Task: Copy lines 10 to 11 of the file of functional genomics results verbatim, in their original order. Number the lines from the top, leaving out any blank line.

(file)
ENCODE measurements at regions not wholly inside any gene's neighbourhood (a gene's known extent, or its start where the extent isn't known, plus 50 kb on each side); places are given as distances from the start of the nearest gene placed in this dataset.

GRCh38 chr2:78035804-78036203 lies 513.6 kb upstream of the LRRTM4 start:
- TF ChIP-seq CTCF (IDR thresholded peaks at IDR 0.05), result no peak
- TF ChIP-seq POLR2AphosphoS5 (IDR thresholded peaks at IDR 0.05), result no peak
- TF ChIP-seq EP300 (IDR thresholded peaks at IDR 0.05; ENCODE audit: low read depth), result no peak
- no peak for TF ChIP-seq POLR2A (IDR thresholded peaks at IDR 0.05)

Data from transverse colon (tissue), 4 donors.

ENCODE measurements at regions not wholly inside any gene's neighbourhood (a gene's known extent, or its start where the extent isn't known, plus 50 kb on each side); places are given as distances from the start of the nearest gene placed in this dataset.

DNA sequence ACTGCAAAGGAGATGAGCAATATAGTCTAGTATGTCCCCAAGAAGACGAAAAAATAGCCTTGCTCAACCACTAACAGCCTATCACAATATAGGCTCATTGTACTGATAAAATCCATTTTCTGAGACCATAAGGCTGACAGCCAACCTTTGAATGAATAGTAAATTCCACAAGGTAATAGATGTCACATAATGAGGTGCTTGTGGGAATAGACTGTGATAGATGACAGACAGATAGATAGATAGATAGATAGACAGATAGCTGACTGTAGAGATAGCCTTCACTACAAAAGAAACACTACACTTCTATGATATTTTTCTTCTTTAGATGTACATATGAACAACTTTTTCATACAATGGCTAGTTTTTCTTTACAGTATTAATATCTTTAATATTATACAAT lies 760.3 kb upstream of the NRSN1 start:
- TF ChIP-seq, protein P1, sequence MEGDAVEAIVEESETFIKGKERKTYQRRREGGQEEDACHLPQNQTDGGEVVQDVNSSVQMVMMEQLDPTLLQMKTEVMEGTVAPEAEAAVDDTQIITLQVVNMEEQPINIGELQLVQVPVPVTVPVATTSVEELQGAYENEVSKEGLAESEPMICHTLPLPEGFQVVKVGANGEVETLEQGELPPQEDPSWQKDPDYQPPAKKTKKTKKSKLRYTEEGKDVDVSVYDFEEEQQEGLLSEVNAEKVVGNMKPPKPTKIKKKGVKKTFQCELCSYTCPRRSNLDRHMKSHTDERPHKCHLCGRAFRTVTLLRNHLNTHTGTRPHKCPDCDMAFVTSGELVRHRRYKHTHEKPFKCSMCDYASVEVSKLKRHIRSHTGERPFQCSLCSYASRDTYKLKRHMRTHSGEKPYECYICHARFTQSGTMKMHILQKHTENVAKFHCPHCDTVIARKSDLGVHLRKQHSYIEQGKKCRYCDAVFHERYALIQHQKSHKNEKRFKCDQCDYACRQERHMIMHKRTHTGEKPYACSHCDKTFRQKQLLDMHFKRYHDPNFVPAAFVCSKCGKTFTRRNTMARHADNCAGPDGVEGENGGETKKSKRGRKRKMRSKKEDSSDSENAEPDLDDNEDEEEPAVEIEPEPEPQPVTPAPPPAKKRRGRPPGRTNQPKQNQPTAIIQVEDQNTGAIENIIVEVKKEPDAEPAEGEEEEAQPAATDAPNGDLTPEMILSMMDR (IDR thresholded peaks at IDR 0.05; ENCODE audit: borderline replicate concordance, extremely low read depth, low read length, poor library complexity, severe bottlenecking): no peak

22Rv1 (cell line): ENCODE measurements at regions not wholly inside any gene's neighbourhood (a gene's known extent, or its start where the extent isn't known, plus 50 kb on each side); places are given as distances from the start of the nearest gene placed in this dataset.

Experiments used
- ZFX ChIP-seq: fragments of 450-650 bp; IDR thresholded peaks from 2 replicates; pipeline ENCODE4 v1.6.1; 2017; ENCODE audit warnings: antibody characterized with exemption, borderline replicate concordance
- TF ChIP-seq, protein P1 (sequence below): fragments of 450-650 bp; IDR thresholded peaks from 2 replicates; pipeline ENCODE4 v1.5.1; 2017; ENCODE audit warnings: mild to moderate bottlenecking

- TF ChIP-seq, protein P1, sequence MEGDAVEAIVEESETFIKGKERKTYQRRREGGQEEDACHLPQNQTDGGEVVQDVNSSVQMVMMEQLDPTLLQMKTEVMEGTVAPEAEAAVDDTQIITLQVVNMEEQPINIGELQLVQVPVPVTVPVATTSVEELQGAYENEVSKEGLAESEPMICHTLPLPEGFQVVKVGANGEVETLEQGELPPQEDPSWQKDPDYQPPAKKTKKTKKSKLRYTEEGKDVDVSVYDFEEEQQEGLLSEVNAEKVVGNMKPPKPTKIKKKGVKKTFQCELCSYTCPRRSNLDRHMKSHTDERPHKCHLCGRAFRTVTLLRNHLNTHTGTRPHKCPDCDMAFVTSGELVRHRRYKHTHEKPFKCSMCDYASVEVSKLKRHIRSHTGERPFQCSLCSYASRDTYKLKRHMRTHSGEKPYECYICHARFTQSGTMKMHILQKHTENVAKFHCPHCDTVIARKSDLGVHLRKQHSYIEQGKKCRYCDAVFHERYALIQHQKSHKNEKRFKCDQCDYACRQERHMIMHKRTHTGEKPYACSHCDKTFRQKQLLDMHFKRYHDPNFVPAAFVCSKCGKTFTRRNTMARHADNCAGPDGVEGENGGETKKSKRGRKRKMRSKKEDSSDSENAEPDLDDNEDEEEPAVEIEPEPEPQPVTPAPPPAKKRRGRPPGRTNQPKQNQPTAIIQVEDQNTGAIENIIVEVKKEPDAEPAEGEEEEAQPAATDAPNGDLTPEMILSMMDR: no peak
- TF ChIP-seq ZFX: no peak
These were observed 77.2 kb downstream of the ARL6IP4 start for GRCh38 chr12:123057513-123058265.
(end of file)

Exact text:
- TF ChIP-seq, protein P1, sequence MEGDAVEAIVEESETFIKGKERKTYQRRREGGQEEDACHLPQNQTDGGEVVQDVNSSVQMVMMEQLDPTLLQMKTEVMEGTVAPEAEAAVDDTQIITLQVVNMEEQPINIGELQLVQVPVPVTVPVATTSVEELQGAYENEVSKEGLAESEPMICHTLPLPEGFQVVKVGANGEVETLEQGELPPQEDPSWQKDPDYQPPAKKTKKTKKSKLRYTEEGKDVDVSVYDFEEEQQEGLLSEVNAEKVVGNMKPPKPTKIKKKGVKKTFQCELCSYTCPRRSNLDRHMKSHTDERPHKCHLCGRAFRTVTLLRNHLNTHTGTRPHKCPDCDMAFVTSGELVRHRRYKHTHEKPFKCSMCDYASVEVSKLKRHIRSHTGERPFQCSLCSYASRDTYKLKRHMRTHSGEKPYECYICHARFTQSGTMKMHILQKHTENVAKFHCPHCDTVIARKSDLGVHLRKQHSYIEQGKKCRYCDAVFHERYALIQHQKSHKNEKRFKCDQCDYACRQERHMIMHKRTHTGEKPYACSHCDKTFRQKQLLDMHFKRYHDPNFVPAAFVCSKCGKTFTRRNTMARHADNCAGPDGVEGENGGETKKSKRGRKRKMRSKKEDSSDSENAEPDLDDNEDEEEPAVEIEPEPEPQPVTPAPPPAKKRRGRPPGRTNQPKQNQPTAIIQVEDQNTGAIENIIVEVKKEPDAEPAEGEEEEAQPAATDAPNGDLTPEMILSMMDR (IDR thresholded peaks at IDR 0.05; ENCODE audit: borderline replicate concordance, extremely low read depth, low read length, poor library complexity, severe bottlenecking): no peak

22Rv1 (cell line): ENCODE measurements at regions not wholly inside any gene's neighbourhood (a gene's known extent, or its start where the extent isn't known, plus 50 kb on each side); places are given as distances from the start of the nearest gene placed in this dataset.